It’s estimated that around US$83.8 billion of capital flowed into emerging markets last year. That has ended the net capital outflow from these markets in the previous four years. The Hong Kong market was one of the major recipients of such funds.
Meanwhile, southbound trading under the Stock Connect scheme has generated a net capital inflow of nearly 700 billion yuan (US$110.46 billion) into the Hong Kong market since 2015.
In 2017 alone, Hong Kong saw a net inflow of over 340 billion yuan from the Stock Connect channel.
Many mainland fund managers have launched Stock-Connect funds in order to provide mainland investors access to the Hong Kong market.
Southbound trading accounts for less than 10 percent of the total market turnover in Hong Kong; that share is bound to increase over time.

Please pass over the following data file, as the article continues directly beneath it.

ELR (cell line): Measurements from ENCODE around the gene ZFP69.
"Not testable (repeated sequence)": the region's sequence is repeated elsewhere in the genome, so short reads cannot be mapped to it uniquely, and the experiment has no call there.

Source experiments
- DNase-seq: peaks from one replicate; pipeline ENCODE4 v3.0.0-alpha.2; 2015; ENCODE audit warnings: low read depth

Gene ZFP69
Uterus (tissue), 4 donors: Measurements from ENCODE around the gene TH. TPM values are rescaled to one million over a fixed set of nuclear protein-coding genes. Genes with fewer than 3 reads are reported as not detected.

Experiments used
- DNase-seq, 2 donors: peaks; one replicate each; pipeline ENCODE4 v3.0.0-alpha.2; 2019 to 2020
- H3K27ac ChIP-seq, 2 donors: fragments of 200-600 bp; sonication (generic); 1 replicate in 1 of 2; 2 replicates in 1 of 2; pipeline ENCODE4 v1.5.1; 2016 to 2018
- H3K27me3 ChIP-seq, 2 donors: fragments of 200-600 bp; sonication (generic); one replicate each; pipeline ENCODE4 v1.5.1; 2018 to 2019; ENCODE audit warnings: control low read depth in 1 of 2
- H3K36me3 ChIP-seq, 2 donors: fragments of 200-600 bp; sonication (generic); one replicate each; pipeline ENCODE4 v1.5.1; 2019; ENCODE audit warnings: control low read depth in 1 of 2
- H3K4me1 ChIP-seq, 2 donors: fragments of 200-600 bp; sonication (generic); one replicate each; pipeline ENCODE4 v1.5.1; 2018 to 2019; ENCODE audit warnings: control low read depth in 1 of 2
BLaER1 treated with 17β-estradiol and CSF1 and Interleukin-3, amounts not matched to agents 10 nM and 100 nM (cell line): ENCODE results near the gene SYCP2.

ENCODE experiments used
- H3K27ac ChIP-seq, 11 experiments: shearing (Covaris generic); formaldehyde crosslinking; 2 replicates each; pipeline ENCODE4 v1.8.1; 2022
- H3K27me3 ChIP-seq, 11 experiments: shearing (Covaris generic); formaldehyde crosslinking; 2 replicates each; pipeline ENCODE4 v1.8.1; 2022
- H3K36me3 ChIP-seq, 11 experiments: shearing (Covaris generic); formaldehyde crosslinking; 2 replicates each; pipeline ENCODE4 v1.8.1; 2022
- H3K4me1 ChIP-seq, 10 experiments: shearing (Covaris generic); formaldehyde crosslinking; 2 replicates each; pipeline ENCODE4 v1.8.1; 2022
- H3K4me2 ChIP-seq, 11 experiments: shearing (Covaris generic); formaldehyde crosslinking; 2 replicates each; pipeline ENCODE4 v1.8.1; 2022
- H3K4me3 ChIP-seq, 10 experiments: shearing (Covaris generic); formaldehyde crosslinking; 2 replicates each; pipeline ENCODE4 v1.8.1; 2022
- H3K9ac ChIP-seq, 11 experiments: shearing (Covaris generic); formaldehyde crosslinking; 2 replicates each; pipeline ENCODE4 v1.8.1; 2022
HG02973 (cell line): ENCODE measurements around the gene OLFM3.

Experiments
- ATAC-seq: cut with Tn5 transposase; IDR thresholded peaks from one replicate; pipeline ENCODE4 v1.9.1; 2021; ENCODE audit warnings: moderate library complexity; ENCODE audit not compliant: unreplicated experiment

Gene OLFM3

The low valuation of Hong Kong equities is expected to continue to lure investors. Among developed economies, Hong Kong has one of the cheapest markets.
Moreover, China’s supply-side reform has yielded solid results, and that would lift the earnings of Chinese companies listed on the local bourse.
Such reforms, along with efforts to clamp down on stock price manipulation, are enhancing the attractiveness of Hong Kong equities.
Meanwhile, plans to accept tech companies with dual-class shareholding structure and biotech firms with no profit track record will draw more new economy firms to the city, thus enhancing the market’s breadth and depth.
There are dark clouds on the horizon, however. Risk factors, such as spiking US Treasury yields and the possibility of a global trade war, may put pressure on the market and increase volatility.
But short-term swings are not going to alter the long-term uptrend.
In view of China’s policy focus on poverty alleviation and livelihood improvement, investors may want to consider stocks in the consumption, education and healthcare sectors.
Clean energy, electric-car and technology plays are also likely to outperform.
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